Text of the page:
Writer: Gerry Duggan
Artist: David O’Sullivan
Colorist: Jordie Bellaire
Review by Frank Lanza
I was born in the 70’s, raised a child of the 80’s, and grew up in a world where everything and everyone wasn’t literally available in the palm of your hand. I’ve watched my children grown up with technological wonders barely dreamt of when I was a kid. And despite the magic of instant gratification and connectedness its brought us, I can’t help but yearn for a less complicated, less intrusive world for my babies to grow up in. The heart of Analog really speaks to me on this subject. If we gave up all of these gifts of technology, what kind of lives would we lead? Well, according to Analog #2, a very bloody one full of copy machines.
To get you caught up, Analog tells the tale of Jack McGinnis. It’s the year 2024 and after The Great Doxxing, every scrap of information on any server anywhere became public knowledge. No secrets were spared; no browsing history was safe. The internet as a tool still existed, but you used it at the risk of zero privacy. Jack operates at the opposite end of the spectrum. For those that wish to stay off the grid, push their information with paper, facilitating transactions face-to-face.
While the first issue was mostly setup, Analog #2 is mostly action. The first half of the book is a shoot-out in Jack’s father’s home. Dad begs Jack not to shoot an assassin in the kitchen, not to spare his life, but so he doesn’t bleed out in the meatballs and sauce. Once the smoke clears, Jack is taken hostage by a mysterious figure who introduces herself as “Aunt Sam.” The implication is obvious, and the price Jack pays is he’ll now have to run all his offline business through one of the thousands of copy machines our government overlords have acquired to replace their intelligence losses. The issue ends with Jack’s girlfriend Oona getting tangled up in her own web of intrigue.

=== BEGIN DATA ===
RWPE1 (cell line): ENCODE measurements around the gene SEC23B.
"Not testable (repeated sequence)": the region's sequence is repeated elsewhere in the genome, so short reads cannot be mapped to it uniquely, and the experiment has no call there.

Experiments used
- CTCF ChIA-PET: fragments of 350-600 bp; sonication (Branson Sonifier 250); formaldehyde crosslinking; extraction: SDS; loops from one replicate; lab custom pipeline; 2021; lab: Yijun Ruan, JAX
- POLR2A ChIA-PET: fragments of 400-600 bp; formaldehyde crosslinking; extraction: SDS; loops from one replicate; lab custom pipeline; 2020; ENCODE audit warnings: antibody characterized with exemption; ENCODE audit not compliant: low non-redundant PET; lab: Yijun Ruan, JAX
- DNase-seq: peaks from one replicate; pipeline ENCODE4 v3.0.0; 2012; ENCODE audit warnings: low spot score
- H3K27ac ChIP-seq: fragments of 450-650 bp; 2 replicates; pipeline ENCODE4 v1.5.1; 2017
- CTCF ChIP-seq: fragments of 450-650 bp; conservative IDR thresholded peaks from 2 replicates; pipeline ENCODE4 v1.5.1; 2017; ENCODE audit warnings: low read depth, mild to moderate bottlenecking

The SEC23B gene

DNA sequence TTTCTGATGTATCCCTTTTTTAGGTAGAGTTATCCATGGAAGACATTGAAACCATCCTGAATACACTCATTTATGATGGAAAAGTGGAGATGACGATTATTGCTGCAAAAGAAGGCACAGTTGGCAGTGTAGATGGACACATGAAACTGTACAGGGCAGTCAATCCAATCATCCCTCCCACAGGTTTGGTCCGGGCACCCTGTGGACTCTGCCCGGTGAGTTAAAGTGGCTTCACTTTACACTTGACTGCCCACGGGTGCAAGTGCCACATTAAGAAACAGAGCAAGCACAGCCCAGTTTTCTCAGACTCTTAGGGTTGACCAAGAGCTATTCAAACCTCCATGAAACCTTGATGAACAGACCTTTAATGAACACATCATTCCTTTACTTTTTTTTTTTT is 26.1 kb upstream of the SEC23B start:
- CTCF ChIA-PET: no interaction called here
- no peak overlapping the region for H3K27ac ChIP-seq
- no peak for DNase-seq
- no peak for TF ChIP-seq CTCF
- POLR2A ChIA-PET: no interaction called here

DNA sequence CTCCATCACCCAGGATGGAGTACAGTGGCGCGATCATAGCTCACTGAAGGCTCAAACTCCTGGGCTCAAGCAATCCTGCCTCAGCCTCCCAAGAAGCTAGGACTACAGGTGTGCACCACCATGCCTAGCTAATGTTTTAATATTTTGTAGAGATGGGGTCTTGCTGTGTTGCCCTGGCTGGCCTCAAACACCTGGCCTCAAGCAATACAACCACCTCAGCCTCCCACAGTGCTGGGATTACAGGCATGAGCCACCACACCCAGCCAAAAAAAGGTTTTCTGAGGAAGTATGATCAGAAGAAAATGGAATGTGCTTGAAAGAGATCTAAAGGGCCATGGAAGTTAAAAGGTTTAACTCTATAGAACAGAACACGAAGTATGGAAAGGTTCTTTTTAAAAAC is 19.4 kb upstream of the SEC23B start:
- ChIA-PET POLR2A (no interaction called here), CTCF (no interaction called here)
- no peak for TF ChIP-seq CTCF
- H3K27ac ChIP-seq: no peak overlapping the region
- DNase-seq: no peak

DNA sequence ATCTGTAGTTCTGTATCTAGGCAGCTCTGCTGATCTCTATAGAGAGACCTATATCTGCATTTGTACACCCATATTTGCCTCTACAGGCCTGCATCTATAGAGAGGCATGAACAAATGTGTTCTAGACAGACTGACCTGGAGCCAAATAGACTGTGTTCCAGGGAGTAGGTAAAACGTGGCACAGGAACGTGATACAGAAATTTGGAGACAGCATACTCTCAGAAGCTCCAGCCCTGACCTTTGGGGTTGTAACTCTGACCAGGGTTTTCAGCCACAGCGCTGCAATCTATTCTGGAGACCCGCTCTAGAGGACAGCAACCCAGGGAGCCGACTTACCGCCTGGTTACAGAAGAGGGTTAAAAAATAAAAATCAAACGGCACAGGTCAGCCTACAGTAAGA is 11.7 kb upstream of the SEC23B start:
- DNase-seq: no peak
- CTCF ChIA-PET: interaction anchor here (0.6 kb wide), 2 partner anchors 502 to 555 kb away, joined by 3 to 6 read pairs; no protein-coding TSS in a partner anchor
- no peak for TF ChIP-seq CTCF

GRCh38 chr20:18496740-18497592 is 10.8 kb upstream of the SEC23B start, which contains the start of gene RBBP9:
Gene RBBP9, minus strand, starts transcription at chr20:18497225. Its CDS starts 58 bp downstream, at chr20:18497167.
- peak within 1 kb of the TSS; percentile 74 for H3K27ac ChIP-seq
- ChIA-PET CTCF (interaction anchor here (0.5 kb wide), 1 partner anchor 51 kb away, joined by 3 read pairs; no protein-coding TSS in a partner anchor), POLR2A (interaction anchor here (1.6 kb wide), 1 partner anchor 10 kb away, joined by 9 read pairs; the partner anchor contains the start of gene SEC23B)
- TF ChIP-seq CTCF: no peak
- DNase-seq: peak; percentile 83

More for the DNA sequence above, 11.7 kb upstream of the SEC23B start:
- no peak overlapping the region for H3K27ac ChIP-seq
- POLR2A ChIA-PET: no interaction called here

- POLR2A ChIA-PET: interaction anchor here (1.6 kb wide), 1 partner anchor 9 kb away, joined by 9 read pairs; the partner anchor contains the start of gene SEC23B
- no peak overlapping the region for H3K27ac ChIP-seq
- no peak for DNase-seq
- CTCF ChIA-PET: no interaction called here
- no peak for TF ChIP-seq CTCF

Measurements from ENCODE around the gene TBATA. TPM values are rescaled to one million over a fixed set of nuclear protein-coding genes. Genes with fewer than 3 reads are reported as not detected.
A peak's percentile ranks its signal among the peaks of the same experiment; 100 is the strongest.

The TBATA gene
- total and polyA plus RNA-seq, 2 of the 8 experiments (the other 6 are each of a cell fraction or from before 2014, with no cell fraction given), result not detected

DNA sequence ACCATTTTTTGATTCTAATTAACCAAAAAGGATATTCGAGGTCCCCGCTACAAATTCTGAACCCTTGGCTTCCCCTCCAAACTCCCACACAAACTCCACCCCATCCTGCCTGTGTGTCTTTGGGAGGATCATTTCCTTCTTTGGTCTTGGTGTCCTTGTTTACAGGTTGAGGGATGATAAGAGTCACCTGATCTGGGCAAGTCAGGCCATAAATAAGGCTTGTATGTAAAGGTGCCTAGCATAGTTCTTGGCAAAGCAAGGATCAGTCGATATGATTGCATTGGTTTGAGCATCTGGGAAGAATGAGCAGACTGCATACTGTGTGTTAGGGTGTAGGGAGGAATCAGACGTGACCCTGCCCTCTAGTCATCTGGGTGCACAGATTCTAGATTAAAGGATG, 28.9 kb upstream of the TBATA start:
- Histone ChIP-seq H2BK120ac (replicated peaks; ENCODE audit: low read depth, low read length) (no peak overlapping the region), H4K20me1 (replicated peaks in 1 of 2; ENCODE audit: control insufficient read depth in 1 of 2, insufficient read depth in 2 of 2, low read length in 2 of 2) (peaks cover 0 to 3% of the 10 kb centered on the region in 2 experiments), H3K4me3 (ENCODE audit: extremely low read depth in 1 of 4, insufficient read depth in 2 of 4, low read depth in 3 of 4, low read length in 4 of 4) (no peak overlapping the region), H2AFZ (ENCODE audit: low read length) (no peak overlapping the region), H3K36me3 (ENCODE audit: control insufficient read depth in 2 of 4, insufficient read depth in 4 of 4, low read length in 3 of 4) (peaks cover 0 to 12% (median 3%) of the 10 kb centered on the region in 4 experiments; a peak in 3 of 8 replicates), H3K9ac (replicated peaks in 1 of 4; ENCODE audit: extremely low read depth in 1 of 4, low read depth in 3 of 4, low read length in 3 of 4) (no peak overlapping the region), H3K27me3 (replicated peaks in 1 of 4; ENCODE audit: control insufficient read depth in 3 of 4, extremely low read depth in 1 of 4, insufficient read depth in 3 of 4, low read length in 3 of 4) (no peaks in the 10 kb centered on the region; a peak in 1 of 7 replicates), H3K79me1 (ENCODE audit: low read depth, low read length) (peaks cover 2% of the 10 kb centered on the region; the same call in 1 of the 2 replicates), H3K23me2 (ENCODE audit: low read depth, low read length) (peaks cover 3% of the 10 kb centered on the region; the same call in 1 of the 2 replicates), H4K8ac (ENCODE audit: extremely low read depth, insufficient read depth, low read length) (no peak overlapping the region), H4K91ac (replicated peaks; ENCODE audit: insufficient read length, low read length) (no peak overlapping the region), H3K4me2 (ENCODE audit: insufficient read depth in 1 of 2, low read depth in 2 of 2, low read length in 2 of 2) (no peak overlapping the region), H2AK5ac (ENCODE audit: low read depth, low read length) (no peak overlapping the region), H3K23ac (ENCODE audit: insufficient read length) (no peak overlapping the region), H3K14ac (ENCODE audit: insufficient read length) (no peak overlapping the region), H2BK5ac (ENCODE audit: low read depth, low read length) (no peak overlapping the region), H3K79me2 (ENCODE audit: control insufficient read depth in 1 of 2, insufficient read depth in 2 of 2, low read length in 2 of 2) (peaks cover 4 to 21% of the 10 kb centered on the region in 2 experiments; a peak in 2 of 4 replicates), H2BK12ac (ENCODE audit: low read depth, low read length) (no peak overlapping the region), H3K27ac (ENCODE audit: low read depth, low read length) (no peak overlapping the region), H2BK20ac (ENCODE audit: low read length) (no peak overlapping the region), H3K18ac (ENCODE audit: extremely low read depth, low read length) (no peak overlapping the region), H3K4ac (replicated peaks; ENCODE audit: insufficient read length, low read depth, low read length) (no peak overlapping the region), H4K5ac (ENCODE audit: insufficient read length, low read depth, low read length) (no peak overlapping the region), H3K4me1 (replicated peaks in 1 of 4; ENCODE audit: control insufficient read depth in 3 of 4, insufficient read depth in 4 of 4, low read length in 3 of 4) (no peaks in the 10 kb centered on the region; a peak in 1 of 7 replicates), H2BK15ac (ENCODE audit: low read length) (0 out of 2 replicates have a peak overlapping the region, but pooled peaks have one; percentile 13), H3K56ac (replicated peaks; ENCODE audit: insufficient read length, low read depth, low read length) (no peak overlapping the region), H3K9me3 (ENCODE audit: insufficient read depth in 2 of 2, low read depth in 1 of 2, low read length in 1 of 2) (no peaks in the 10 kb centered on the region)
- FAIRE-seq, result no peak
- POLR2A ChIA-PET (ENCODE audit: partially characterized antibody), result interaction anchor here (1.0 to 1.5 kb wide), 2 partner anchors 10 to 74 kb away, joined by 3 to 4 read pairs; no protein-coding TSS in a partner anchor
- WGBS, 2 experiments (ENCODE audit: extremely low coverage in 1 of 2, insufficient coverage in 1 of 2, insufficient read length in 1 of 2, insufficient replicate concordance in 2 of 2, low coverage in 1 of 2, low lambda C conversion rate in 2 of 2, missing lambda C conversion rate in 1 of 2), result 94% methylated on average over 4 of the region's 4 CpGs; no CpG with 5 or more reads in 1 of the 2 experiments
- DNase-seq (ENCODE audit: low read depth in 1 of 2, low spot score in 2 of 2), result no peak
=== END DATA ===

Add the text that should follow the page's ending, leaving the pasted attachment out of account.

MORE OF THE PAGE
So far, Analog is hitting all the right notes with me. Government surveillance running rampant; the evils of technology bringing it all down low with a technopocalyse; clandestine operations that revolve around the trade of secrets. And Jack, well he’s a bastard you can’t help but root for, even when he’s getting drunk and shooting men down in cold blood. Gerry Duggan has carved out a unique premise here among a crowded field of similar offerings from Image. My only complaint might be that all the characters so far seem to be cut from the cloth. They’re all a bunch of disillusioned hard asses, full of piss and vinegar. I’ve yet to see any vulnerabilities truly reveal themselves, but I’m sure there’s more in store down the road.
O’Sullivan’s art is great for this kind of pulpy secret-agent work, even if it’s set in the near future. His characters are all gritty, angular and emotive, and his panels are cinematic and feel like they were shot through a wide-angle lens. And true to form for a book about a guy that conducts his business in the shadows, his use of blocky blacks in nearly every panel keep you wondering who might be listening, or lurking, to get the drop on Jack.
Verdict: Wait and See.
This is a tough verdict to deliver because this is very much a book I will be buying. Unfortunately, I think it’s a story I will want to devour an entire arc at a time, and with the current pacing and development of the story I’d prefer to do that in a trade than on a monthly basis. This is in no way an insult to the story or the creative team. I think Analog is going to be an entertaining story and I’m excited to see where it takes us. Just think twice before you buy it digitally, someone might be watching your spending habits.